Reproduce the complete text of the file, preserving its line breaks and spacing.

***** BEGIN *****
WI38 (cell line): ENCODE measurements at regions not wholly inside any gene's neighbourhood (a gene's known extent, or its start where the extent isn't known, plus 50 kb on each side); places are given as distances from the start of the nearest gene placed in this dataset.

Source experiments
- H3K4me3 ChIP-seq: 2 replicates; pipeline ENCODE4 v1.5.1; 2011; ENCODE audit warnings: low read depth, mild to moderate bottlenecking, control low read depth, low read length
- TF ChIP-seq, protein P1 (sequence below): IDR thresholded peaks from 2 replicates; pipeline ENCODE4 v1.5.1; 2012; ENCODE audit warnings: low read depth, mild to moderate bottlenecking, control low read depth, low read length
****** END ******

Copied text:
WI38 (cell line): ENCODE measurements at regions not wholly inside any gene's neighbourhood (a gene's known extent, or its start where the extent isn't known, plus 50 kb on each side); places are given as distances from the start of the nearest gene placed in this dataset.

Source experiments
- H3K4me3 ChIP-seq: 2 replicates; pipeline ENCODE4 v1.5.1; 2011; ENCODE audit warnings: low read depth, mild to moderate bottlenecking, control low read depth, low read length
- TF ChIP-seq, protein P1 (sequence below): IDR thresholded peaks from 2 replicates; pipeline ENCODE4 v1.5.1; 2012; ENCODE audit warnings: low read depth, mild to moderate bottlenecking, control low read depth, low read length